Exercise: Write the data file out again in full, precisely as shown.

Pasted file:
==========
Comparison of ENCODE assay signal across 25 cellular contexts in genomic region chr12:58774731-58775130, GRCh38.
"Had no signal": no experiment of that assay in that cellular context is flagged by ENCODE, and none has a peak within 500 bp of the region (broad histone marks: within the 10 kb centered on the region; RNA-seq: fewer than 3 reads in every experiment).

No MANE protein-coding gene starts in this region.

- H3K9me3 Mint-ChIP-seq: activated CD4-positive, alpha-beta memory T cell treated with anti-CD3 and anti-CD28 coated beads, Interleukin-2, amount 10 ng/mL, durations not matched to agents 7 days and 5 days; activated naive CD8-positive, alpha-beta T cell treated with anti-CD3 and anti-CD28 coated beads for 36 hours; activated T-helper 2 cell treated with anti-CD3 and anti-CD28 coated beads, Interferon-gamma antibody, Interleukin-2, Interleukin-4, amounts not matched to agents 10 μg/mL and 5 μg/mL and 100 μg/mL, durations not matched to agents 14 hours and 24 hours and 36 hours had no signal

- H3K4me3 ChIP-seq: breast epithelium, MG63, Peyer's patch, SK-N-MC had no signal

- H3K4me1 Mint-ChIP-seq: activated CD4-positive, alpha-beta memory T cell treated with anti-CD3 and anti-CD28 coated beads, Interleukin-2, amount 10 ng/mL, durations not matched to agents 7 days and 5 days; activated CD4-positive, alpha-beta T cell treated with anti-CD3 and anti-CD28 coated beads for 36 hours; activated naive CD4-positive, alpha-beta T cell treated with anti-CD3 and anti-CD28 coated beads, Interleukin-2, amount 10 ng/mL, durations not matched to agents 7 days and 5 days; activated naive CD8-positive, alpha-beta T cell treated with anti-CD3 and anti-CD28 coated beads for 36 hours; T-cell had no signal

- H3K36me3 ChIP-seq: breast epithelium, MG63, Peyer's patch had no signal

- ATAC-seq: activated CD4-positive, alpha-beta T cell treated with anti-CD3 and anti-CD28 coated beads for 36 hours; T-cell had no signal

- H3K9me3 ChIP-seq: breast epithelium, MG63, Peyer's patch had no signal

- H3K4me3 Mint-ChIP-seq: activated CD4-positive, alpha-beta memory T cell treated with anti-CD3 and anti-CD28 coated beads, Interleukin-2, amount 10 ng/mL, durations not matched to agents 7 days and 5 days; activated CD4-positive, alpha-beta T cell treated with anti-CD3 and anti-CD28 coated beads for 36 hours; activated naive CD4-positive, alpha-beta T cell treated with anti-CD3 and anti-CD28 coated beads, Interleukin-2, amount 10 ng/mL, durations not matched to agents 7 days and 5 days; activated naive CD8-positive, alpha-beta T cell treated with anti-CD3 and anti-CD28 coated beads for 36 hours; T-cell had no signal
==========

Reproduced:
Comparison of ENCODE assay signal across 25 cellular contexts in genomic region chr12:58774731-58775130, GRCh38.
"Had no signal": no experiment of that assay in that cellular context is flagged by ENCODE, and none has a peak within 500 bp of the region (broad histone marks: within the 10 kb centered on the region; RNA-seq: fewer than 3 reads in every experiment).

No MANE protein-coding gene starts in this region.

- H3K9me3 Mint-ChIP-seq: activated CD4-positive, alpha-beta memory T cell treated with anti-CD3 and anti-CD28 coated beads, Interleukin-2, amount 10 ng/mL, durations not matched to agents 7 days and 5 days; activated naive CD8-positive, alpha-beta T cell treated with anti-CD3 and anti-CD28 coated beads for 36 hours; activated T-helper 2 cell treated with anti-CD3 and anti-CD28 coated beads, Interferon-gamma antibody, Interleukin-2, Interleukin-4, amounts not matched to agents 10 μg/mL and 5 μg/mL and 100 μg/mL, durations not matched to agents 14 hours and 24 hours and 36 hours had no signal

- H3K4me3 ChIP-seq: breast epithelium, MG63, Peyer's patch, SK-N-MC had no signal

- H3K4me1 Mint-ChIP-seq: activated CD4-positive, alpha-beta memory T cell treated with anti-CD3 and anti-CD28 coated beads, Interleukin-2, amount 10 ng/mL, durations not matched to agents 7 days and 5 days; activated CD4-positive, alpha-beta T cell treated with anti-CD3 and anti-CD28 coated beads for 36 hours; activated naive CD4-positive, alpha-beta T cell treated with anti-CD3 and anti-CD28 coated beads, Interleukin-2, amount 10 ng/mL, durations not matched to agents 7 days and 5 days; activated naive CD8-positive, alpha-beta T cell treated with anti-CD3 and anti-CD28 coated beads for 36 hours; T-cell had no signal

- H3K36me3 ChIP-seq: breast epithelium, MG63, Peyer's patch had no signal

- ATAC-seq: activated CD4-positive, alpha-beta T cell treated with anti-CD3 and anti-CD28 coated beads for 36 hours; T-cell had no signal

- H3K9me3 ChIP-seq: breast epithelium, MG63, Peyer's patch had no signal

- H3K4me3 Mint-ChIP-seq: activated CD4-positive, alpha-beta memory T cell treated with anti-CD3 and anti-CD28 coated beads, Interleukin-2, amount 10 ng/mL, durations not matched to agents 7 days and 5 days; activated CD4-positive, alpha-beta T cell treated with anti-CD3 and anti-CD28 coated beads for 36 hours; activated naive CD4-positive, alpha-beta T cell treated with anti-CD3 and anti-CD28 coated beads, Interleukin-2, amount 10 ng/mL, durations not matched to agents 7 days and 5 days; activated naive CD8-positive, alpha-beta T cell treated with anti-CD3 and anti-CD28 coated beads for 36 hours; T-cell had no signal